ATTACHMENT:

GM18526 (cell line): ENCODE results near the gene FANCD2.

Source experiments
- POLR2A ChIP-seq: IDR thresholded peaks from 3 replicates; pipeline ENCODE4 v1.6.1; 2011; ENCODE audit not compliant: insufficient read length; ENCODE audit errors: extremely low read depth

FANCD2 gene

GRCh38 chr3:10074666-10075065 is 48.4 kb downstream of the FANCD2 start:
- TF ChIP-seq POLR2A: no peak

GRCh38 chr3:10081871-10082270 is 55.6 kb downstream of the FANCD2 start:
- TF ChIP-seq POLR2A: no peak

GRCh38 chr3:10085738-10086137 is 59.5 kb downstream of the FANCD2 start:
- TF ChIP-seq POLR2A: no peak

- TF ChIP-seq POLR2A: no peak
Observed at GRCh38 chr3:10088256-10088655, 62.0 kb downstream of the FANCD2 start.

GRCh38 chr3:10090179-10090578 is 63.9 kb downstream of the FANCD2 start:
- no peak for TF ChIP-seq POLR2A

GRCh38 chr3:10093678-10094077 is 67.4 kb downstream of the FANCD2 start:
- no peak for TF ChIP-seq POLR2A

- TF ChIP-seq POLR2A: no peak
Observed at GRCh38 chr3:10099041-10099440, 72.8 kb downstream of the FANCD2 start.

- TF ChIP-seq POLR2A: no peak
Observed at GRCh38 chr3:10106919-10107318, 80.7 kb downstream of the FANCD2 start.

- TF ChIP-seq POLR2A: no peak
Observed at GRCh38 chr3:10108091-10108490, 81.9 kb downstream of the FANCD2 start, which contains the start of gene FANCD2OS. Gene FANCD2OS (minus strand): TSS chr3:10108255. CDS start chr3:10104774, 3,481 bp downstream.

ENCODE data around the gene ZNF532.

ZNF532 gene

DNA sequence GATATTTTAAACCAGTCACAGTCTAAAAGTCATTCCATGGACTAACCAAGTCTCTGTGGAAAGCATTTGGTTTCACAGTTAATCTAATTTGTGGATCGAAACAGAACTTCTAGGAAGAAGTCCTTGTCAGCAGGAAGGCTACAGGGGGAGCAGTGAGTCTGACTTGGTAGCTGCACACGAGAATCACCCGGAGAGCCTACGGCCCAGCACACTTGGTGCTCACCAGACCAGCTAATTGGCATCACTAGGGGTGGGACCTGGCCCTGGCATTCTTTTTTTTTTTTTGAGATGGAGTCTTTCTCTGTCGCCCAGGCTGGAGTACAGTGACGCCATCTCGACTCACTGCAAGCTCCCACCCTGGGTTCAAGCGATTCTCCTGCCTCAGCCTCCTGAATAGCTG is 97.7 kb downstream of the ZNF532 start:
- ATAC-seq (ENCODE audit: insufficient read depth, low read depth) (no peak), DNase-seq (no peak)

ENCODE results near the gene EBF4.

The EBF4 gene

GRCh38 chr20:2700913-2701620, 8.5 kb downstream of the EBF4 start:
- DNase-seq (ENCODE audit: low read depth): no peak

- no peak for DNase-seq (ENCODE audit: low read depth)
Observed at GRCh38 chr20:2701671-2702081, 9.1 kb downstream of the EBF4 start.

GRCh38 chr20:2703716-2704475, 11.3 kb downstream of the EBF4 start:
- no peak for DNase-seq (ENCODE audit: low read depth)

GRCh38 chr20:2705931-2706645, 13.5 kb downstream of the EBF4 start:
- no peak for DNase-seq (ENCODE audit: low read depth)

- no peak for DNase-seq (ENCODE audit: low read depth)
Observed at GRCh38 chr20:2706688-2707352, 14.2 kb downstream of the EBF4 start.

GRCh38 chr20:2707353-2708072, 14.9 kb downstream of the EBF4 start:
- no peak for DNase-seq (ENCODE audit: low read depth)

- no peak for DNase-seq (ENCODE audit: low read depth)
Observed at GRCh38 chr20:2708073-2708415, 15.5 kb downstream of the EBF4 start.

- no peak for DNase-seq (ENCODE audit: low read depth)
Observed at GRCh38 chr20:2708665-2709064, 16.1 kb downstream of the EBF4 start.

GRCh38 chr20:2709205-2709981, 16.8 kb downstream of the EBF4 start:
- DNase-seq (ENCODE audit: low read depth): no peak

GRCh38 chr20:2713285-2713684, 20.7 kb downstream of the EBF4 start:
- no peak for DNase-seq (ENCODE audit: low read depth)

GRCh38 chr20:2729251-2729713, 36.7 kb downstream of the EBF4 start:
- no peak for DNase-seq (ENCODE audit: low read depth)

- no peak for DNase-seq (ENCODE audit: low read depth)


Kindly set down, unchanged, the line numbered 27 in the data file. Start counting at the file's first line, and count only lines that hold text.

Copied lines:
ENCODE results near the gene EBF4.